One thing Huber will be watching is whether utility-owned rooftop solar could lead to systemwide savings over net metering, ultimately benefitting all customers.

“Maybe it can, maybe it’s close to even,” he said. “It’s worth exploring because we know, with parity written into the policies, it’s not going to cost more.”

Grid integration and management: Both programs are aimed, first, at locating rooftop installations in areas where the distribution lines have adequate capacity, addressing the growing challenge of grid integration that utilities face in markets with high levels of solar, such as Hawaii.

They will also test out the use of advanced “smart” inverter technology to tap distributed solar for additional grid services, such as voltage support.

“What we’re doing is preparing our system to handle the advanced inverter-smart meter communication nexus, more or less reconfigure how we see rooftop solar being installed,” said Marc Romito ,renewable energy manager for APS

“Almost every inverter out there has these (advanced) capacities,” Tilghman added. “They are not being utilized because there is no single entry into the operating grid.

“Besides the obvious challenges associated with a utility operating a customer’s private equipment for grid management, there is no centralized communication system in place to manage all of these systems,” he said. “You have to have control — via a secure network — between the balancing authority and the inverter on a secure network.”

Romito said the APS program is intended to research several different aspects of grid integration, from handling periods of high generation to using west-facing panels to better match the late-afternoon, early-evening ramp in demand that can occur as solar generation decreases — better known as the solar duck chart.

The APS project will be set up in two phases, installing 8 MW without storage and then a final 2 MW with storage added, he said.

Want more information on APS, Tucson Electric and other utilities’ solar programs? Check out the Solar Electric Power Association’s Utility Solar Database here.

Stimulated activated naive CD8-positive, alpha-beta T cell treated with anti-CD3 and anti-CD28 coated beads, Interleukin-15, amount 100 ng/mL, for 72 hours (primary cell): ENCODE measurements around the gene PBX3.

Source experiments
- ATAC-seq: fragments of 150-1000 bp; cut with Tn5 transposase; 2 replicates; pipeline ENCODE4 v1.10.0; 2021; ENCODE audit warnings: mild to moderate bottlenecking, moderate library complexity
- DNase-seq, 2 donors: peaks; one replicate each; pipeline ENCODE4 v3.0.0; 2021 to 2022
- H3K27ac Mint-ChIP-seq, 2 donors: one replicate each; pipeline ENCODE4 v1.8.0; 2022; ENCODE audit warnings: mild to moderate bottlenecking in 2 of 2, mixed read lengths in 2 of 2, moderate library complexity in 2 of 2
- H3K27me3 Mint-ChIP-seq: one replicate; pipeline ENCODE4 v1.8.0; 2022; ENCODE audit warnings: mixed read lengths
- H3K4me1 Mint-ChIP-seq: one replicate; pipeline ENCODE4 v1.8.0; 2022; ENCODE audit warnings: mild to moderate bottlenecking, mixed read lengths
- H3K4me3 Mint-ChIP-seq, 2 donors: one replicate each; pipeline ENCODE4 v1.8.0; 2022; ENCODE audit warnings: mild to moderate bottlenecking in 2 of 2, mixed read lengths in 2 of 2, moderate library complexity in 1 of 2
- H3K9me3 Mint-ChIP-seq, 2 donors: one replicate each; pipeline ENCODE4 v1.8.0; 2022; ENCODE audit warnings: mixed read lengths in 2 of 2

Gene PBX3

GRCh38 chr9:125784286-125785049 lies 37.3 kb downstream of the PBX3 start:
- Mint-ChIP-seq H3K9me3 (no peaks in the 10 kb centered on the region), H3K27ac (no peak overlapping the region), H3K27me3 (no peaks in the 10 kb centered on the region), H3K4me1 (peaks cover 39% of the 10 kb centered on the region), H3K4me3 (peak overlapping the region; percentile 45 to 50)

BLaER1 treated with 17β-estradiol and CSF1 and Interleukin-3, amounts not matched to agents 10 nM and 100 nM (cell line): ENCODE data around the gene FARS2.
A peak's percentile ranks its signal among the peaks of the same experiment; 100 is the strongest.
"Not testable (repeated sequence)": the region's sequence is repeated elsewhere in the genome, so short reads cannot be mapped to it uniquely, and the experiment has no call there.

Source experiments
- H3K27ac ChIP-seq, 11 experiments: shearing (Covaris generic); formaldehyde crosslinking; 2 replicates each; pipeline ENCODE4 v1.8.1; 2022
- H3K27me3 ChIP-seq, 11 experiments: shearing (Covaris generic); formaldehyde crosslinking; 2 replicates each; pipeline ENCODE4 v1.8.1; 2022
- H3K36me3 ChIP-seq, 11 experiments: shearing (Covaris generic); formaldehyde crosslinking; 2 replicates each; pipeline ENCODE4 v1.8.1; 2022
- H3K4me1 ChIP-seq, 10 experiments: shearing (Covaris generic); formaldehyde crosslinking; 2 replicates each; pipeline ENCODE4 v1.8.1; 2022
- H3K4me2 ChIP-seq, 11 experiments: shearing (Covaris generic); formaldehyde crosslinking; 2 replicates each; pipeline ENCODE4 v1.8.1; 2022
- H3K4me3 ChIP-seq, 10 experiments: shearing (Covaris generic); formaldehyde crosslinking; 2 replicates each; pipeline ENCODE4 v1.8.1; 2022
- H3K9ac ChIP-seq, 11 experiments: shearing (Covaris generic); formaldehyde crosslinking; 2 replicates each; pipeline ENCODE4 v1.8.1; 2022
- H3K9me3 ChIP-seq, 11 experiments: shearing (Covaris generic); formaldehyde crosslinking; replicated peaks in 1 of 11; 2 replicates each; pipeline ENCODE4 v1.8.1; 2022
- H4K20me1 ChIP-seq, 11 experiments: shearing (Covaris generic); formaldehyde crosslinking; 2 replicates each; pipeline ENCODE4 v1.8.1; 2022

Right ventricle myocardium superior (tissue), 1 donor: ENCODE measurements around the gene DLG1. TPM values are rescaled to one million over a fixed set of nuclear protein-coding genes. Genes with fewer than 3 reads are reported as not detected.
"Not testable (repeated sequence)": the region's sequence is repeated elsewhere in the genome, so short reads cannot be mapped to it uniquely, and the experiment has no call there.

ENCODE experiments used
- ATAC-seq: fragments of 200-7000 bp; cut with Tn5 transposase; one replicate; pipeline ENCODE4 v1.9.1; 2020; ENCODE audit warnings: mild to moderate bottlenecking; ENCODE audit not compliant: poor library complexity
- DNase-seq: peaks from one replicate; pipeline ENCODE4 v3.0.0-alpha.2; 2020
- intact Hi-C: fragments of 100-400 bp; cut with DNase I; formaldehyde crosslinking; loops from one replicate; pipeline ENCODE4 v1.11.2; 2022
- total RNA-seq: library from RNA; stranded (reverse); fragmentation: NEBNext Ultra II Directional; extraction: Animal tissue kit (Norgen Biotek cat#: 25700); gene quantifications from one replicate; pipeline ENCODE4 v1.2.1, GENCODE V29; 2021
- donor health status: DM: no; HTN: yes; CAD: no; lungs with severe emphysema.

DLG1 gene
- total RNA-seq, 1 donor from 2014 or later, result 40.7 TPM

To do all this, coupling inverters with advanced communications will be critical, Tilghman said, and that will require a higher, more complex level of administration and security to ensure compliance with federal regulations.

“Our goal is to bridge that gap,” he said. “It’s a fundamental shift in how utilities operate and it’s necessary. It really comes down to how you are going to manage these systems. It’s a step that allows utilities to move toward actively managing renewable energy resources for the purpose of the grid.”

The Electric Power Research Institute (EPRI), a research and development nonprofit focusing on electricity and the grid, is keeping an eye on Arizona as the group develops its own industrywide models for grid integration of renewable energy, officials said.

“The whole premise of the integrated grid is to maximize efficiencies of all these technologies in a way that would optimize their use in the distribution system (and) make the system more accommodating for more rooftop solar,” said Clay Perry, EPRI’s senior media relations manager.

Arizona Corporation Commissioner Bob Burns also sees the APS and Tucson Electric programs as a testing ground for technology that will increase the integration of a broad range of renewables onto the grid.

“Let’s find out what kind of interconnections can be designed with inverters to accept a lot of different things,” he said. “If you have the ability to handle a two-way flow, it should be able to handle anything.”